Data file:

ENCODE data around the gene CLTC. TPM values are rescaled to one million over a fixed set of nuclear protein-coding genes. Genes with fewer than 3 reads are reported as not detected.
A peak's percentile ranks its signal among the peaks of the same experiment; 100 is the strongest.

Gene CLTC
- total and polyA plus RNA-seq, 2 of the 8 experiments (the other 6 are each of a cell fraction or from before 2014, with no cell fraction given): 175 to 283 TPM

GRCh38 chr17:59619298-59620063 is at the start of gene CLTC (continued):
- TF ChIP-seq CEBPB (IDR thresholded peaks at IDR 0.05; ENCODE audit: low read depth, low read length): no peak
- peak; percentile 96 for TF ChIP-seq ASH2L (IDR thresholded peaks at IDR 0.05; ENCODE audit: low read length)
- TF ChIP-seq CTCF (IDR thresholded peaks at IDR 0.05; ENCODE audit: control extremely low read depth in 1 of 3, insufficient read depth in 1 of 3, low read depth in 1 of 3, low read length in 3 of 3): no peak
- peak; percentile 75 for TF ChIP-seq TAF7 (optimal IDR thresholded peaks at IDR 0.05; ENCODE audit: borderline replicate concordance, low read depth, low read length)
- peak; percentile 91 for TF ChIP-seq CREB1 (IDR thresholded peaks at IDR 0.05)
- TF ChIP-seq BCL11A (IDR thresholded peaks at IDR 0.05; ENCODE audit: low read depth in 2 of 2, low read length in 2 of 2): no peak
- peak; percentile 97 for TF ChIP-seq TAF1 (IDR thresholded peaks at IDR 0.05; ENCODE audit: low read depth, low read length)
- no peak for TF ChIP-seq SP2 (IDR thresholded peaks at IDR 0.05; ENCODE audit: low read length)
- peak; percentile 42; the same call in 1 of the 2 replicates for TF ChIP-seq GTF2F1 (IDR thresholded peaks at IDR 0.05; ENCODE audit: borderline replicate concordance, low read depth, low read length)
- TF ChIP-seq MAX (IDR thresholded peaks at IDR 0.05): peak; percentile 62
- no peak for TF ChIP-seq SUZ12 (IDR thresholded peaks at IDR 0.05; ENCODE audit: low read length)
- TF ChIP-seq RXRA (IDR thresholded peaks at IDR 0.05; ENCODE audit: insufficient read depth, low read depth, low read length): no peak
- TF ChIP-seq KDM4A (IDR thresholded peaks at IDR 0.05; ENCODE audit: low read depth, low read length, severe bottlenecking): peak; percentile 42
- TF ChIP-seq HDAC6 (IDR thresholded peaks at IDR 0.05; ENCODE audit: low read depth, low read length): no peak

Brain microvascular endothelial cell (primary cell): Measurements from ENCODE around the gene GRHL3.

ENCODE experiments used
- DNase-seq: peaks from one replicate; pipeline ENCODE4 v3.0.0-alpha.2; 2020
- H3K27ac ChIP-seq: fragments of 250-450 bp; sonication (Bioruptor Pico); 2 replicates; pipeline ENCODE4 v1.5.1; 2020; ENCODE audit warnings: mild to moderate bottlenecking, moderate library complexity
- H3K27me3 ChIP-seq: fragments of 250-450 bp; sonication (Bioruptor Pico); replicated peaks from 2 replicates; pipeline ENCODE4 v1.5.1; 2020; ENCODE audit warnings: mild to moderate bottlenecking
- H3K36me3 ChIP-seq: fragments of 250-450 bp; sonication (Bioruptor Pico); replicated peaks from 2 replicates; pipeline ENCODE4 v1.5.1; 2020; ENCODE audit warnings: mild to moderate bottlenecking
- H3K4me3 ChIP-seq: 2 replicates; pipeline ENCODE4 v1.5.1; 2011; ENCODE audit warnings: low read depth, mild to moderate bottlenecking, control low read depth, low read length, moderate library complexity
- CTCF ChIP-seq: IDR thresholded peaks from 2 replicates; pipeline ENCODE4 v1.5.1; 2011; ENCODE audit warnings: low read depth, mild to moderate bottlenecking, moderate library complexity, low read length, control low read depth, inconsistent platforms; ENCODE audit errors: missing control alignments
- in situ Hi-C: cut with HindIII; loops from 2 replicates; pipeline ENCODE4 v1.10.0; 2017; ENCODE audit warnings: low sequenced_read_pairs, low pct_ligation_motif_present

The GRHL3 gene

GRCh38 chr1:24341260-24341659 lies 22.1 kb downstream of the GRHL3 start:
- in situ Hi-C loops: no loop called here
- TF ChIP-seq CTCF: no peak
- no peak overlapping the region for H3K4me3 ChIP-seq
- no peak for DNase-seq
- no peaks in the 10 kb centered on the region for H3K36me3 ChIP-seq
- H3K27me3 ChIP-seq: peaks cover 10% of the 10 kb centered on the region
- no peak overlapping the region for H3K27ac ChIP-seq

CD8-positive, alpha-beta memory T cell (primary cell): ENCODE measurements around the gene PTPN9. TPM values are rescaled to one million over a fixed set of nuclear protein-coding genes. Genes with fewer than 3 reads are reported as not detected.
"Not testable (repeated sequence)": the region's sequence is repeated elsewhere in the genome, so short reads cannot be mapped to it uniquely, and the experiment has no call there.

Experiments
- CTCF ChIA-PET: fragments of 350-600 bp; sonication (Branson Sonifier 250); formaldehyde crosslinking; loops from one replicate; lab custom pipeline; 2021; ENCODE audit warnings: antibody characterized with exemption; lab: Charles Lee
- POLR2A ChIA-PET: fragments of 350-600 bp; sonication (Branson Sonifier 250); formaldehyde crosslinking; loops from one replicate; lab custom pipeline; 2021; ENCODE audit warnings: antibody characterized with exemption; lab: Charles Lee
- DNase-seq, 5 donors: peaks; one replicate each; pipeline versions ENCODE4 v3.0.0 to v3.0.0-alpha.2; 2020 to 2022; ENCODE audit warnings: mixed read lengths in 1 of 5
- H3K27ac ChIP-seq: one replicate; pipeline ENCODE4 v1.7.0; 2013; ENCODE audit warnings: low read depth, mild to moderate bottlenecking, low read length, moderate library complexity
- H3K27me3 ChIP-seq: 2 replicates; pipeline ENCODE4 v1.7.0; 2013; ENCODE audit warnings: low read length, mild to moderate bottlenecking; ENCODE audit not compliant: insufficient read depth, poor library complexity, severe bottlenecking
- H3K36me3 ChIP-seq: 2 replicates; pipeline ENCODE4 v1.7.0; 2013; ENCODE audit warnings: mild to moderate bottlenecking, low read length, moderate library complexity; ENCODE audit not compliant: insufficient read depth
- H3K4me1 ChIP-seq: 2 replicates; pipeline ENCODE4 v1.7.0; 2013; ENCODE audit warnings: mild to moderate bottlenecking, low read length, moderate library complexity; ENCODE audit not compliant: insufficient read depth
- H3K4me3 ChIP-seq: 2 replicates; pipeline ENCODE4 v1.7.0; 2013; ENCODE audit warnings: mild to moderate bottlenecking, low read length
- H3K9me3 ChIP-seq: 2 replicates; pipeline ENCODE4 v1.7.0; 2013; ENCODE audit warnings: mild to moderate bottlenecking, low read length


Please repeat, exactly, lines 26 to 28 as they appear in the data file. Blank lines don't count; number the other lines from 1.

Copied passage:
- H3K4me3 ChIP-seq: 2 replicates; pipeline ENCODE4 v1.5.1; 2011; ENCODE audit warnings: low read depth, mild to moderate bottlenecking, control low read depth, low read length, moderate library complexity
- CTCF ChIP-seq: IDR thresholded peaks from 2 replicates; pipeline ENCODE4 v1.5.1; 2011; ENCODE audit warnings: low read depth, mild to moderate bottlenecking, moderate library complexity, low read length, control low read depth, inconsistent platforms; ENCODE audit errors: missing control alignments
- in situ Hi-C: cut with HindIII; loops from 2 replicates; pipeline ENCODE4 v1.10.0; 2017; ENCODE audit warnings: low sequenced_read_pairs, low pct_ligation_motif_present